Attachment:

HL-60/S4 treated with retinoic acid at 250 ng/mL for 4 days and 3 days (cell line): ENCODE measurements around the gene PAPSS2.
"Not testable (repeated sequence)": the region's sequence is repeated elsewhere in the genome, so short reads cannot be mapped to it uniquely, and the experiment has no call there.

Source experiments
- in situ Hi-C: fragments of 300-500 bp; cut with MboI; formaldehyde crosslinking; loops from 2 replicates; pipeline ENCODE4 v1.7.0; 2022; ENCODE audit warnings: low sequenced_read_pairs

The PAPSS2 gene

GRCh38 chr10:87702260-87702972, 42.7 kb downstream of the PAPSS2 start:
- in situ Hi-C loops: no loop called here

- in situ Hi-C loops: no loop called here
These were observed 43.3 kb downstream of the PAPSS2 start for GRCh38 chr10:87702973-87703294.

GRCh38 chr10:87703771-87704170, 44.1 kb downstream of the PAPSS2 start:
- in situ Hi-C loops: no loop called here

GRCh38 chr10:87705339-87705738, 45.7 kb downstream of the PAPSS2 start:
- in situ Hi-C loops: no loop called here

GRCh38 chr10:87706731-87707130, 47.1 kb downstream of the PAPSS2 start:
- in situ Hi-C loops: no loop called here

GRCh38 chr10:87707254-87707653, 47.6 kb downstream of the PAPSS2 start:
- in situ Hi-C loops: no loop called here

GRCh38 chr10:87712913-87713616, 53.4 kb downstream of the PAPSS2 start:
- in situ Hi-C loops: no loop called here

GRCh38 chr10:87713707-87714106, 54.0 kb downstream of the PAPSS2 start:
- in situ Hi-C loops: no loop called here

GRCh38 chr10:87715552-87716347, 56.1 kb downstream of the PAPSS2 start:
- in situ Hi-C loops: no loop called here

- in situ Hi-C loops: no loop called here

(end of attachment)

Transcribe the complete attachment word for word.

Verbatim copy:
HL-60/S4 treated with retinoic acid at 250 ng/mL for 4 days and 3 days (cell line): ENCODE measurements around the gene PAPSS2.
"Not testable (repeated sequence)": the region's sequence is repeated elsewhere in the genome, so short reads cannot be mapped to it uniquely, and the experiment has no call there.

Source experiments
- in situ Hi-C: fragments of 300-500 bp; cut with MboI; formaldehyde crosslinking; loops from 2 replicates; pipeline ENCODE4 v1.7.0; 2022; ENCODE audit warnings: low sequenced_read_pairs

The PAPSS2 gene

GRCh38 chr10:87702260-87702972, 42.7 kb downstream of the PAPSS2 start:
- in situ Hi-C loops: no loop called here

- in situ Hi-C loops: no loop called here
These were observed 43.3 kb downstream of the PAPSS2 start for GRCh38 chr10:87702973-87703294.

GRCh38 chr10:87703771-87704170, 44.1 kb downstream of the PAPSS2 start:
- in situ Hi-C loops: no loop called here

GRCh38 chr10:87705339-87705738, 45.7 kb downstream of the PAPSS2 start:
- in situ Hi-C loops: no loop called here

GRCh38 chr10:87706731-87707130, 47.1 kb downstream of the PAPSS2 start:
- in situ Hi-C loops: no loop called here

GRCh38 chr10:87707254-87707653, 47.6 kb downstream of the PAPSS2 start:
- in situ Hi-C loops: no loop called here

GRCh38 chr10:87712913-87713616, 53.4 kb downstream of the PAPSS2 start:
- in situ Hi-C loops: no loop called here

GRCh38 chr10:87713707-87714106, 54.0 kb downstream of the PAPSS2 start:
- in situ Hi-C loops: no loop called here

GRCh38 chr10:87715552-87716347, 56.1 kb downstream of the PAPSS2 start:
- in situ Hi-C loops: no loop called here

- in situ Hi-C loops: no loop called here